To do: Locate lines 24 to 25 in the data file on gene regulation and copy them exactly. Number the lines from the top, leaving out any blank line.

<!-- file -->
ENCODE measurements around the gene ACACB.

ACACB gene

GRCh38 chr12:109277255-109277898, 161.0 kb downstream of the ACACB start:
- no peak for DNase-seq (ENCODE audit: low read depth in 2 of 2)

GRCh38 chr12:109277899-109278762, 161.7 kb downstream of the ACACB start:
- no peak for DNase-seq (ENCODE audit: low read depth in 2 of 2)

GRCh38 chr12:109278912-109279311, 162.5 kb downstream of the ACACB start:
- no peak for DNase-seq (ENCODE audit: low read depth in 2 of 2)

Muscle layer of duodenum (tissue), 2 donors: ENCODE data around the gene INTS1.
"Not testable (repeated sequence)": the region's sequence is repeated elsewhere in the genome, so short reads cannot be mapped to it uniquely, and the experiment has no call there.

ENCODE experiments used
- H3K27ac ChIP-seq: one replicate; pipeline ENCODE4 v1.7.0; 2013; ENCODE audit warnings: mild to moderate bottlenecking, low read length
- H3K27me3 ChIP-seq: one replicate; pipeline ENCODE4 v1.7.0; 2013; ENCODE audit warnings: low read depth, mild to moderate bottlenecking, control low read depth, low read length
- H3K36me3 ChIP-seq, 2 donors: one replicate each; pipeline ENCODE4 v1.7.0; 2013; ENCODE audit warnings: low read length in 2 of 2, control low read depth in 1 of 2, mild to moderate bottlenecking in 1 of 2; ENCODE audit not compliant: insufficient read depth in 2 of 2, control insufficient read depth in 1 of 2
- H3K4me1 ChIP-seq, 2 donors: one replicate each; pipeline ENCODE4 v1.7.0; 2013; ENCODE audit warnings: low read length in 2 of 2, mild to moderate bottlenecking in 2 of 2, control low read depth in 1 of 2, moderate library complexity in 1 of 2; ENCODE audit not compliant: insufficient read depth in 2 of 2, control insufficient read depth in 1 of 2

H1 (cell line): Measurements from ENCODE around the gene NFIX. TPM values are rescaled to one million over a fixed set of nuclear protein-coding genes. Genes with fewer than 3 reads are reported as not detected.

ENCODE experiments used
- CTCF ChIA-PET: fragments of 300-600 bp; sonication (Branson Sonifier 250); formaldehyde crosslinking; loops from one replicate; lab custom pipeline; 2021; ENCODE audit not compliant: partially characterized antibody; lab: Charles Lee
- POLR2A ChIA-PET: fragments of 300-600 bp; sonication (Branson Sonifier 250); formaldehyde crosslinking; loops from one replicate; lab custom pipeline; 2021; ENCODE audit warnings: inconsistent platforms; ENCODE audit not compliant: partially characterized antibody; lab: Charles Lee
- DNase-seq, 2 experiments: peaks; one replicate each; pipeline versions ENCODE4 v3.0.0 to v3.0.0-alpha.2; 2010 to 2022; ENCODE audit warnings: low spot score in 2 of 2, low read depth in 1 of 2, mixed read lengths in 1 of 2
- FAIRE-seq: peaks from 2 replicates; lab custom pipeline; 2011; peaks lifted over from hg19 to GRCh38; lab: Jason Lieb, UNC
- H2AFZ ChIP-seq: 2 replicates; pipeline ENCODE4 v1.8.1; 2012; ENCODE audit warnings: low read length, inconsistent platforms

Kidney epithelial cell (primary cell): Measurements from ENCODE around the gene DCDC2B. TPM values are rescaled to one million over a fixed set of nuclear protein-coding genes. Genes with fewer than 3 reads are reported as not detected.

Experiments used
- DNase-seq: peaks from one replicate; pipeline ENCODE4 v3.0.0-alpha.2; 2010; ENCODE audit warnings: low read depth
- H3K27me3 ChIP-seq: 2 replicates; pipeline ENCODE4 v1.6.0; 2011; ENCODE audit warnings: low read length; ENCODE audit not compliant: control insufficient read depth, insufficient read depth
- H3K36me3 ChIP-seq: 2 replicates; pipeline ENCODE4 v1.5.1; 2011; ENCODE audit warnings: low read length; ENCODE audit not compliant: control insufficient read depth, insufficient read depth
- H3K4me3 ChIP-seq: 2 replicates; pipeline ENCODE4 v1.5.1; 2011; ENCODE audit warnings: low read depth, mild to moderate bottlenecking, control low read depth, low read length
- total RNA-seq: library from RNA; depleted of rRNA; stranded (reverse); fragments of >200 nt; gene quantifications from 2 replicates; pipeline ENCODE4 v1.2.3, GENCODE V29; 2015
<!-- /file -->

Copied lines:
Experiments used
- DNase-seq: peaks from one replicate; pipeline ENCODE4 v3.0.0-alpha.2; 2010; ENCODE audit warnings: low read depth